Centre for Fine Print Research University of the West of England Centre for Fine Print Research

Photographic Art in Gravure and Letterpress: A Comparative Study of Paul Strand and Ansel Adams

Author: Hammond, Anne
Name of conference: IMPACT 5th International Printmaking Conference
Place: Tallinn, Estonia
Date: 18.10.2007
Paper Presented by: Dr Anne Hammond
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From the turn of the twentieth century, photographers have printed their images in ink, generally in books, in order to reach an audience. The artistic photograph had little market value and no place in the museum or the sale room until the mid-1970s. In the early twentieth century, artist photographers like Ansel Adams and Paul Strand, who wanted to make a living without entering the world of photojournalism, tried different means of printing their images in ink, in published books. When their photographic work finally entered the book trade market, Adams ultimately considered letterpress halftone most appropriate to his silver gelatine photographs, but Strand to the end of his life insisted on photogravure for his.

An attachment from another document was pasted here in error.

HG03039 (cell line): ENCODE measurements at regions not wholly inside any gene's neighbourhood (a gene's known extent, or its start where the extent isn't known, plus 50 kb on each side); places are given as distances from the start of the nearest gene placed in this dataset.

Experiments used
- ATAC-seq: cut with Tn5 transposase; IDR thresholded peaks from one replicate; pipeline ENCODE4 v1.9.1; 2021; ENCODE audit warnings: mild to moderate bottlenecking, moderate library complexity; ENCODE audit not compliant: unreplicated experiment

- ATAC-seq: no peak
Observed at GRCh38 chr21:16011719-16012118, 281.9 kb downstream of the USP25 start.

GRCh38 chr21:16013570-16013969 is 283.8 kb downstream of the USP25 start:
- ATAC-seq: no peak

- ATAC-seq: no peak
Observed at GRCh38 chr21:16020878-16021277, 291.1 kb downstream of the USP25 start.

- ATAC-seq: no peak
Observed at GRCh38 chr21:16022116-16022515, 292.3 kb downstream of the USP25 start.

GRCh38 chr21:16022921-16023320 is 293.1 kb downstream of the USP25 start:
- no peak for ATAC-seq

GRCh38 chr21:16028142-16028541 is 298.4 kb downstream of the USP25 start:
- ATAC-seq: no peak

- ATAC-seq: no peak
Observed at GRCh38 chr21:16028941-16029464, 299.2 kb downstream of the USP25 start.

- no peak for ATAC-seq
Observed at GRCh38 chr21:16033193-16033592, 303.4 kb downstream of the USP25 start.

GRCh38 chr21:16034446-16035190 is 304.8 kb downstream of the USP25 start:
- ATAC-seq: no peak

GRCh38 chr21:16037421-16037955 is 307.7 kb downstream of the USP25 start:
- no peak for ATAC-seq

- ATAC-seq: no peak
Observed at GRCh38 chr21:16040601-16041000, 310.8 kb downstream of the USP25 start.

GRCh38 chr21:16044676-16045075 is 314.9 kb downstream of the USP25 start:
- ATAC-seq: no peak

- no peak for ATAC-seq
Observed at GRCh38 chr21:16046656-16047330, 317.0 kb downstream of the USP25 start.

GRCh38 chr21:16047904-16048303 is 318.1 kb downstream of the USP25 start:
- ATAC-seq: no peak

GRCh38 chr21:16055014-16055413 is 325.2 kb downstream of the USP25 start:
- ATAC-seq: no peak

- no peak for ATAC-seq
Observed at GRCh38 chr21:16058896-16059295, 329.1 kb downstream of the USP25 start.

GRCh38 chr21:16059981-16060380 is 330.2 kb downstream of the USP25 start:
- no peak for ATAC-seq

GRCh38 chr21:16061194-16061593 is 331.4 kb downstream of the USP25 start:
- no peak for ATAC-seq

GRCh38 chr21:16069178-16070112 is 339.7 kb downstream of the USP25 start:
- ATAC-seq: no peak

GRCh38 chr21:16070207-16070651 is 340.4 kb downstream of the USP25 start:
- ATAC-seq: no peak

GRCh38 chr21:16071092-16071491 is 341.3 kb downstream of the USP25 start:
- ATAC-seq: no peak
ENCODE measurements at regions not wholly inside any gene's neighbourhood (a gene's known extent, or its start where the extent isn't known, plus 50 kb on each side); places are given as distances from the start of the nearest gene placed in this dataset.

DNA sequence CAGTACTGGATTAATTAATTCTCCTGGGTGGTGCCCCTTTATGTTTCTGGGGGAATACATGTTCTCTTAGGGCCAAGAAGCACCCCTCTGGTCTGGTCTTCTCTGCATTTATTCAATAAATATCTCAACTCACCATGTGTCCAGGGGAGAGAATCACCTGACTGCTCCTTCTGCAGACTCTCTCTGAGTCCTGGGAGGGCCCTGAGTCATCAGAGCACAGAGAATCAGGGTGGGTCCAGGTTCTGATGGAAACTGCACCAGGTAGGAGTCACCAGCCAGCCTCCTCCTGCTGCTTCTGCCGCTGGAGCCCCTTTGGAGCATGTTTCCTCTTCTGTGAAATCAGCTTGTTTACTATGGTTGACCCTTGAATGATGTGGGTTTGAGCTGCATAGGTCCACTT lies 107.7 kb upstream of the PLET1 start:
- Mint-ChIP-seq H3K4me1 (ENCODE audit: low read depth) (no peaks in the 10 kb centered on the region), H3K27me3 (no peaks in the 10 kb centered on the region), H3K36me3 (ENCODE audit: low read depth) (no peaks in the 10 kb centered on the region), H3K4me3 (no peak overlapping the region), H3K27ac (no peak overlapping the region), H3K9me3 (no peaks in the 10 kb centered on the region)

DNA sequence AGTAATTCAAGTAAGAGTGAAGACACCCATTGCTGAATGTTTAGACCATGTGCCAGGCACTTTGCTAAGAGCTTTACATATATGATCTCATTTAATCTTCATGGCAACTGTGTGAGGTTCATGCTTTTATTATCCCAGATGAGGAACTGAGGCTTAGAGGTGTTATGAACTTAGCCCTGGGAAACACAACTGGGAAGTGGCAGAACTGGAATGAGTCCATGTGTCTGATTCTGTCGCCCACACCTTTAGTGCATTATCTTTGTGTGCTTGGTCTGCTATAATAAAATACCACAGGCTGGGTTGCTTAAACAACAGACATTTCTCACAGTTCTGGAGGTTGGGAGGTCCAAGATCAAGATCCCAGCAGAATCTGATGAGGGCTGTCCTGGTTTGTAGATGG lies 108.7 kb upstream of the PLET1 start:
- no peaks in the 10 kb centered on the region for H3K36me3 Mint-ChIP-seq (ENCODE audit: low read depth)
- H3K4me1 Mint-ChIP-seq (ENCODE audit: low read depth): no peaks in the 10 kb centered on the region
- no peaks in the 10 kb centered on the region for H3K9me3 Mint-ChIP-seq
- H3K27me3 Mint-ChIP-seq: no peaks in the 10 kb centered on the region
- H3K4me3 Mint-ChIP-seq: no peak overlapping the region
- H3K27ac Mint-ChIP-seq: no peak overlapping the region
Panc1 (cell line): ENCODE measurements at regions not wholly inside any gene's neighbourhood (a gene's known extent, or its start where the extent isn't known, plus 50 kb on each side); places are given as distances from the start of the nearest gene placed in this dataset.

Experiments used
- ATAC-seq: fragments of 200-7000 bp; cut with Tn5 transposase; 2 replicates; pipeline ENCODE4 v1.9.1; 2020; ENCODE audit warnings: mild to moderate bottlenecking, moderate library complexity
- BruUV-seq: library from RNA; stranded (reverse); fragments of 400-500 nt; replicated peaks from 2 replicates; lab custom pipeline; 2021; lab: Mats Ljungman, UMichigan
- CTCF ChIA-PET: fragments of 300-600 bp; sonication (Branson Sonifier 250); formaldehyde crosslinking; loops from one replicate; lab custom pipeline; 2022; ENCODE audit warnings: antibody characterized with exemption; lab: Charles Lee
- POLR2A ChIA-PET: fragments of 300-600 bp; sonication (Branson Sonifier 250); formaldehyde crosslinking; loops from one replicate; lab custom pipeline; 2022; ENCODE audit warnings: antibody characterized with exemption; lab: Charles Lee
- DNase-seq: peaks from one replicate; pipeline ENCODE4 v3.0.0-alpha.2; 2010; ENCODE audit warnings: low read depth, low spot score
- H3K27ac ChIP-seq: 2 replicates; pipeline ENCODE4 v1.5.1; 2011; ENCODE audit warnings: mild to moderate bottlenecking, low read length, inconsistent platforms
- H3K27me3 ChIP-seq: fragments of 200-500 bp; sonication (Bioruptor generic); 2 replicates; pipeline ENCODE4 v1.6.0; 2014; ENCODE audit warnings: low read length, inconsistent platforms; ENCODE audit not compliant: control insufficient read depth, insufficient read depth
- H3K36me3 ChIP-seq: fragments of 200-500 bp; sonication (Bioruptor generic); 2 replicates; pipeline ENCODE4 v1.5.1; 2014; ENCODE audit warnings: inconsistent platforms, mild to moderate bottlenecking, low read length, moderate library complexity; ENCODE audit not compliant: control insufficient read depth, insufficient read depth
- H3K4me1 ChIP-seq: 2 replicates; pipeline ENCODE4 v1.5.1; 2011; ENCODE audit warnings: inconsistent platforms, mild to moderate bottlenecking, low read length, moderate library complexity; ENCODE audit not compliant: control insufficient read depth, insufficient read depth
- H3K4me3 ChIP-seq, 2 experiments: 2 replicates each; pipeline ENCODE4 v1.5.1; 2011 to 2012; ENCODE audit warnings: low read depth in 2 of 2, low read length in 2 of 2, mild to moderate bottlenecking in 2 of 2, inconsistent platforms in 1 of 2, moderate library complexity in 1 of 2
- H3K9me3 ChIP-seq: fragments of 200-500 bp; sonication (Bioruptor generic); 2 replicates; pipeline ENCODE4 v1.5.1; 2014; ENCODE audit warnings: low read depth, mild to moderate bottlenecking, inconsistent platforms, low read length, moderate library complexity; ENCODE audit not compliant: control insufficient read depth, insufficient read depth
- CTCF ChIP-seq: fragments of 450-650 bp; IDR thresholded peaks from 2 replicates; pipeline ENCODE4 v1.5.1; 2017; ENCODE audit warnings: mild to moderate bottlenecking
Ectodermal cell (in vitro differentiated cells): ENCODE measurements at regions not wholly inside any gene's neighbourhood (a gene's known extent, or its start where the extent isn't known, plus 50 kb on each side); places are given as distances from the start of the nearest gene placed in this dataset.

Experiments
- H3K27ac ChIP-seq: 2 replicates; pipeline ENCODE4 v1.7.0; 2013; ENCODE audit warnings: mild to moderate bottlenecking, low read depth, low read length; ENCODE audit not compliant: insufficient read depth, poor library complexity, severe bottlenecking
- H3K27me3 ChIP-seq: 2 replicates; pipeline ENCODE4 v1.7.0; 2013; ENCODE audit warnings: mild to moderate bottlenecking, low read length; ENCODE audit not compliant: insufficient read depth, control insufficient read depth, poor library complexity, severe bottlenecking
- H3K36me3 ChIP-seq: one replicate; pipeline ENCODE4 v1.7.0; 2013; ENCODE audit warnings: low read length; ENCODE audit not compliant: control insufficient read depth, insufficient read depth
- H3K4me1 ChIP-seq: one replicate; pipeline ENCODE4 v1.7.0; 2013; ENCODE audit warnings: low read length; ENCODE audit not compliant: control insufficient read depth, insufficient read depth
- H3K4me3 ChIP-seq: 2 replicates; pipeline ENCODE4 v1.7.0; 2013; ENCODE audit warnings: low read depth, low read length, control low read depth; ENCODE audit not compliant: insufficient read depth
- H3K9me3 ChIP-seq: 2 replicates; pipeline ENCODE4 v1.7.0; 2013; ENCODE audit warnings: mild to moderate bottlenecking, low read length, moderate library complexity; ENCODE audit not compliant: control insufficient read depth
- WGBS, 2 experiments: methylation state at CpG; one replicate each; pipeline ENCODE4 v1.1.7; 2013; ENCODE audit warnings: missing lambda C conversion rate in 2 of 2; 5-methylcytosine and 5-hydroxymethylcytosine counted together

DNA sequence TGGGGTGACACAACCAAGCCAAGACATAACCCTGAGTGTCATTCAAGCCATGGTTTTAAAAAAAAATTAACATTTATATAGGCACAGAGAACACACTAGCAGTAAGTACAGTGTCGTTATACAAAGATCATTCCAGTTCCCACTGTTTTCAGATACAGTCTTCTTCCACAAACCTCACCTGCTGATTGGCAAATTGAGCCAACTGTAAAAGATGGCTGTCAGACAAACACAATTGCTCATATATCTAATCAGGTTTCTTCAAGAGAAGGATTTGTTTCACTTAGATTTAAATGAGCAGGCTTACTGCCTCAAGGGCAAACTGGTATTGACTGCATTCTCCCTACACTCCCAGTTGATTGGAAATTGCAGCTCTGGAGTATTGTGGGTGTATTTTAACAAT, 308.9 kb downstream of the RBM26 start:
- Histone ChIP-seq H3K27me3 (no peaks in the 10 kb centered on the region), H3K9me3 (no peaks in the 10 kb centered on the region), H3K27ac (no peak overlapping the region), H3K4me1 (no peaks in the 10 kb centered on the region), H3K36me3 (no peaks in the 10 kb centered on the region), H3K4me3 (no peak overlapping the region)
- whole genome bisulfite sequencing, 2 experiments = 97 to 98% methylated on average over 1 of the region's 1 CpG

Strand’s photographic aesthetic was formed under the influence of Alfred Stieglitz’s Camera Work, with its fine gravure reproductions, and he supervised the work of a number of gravure printers in Europe to print his La France de Profil (1952), Un Paese (1955), and Tìr a’Mhurain (1962). Adams, who admired Strand above all photographers, began his life as a photographer in the era of the New Objectivity in photography, and in his first books printed by letterpress halftone, Making a Photograph (1935) and Sierra Nevada: The John Muir Trail (1938), he established criteria of high-definition, brilliance and detail in the shadows for the printing of his own photographs in ink. This paper will show how these two photographers maintained artistic control over the printed product, selecting the reproductive process to match their photographic style, but also found that the particular qualities of the ink-print reciprocally, and counterintuitively, influenced it.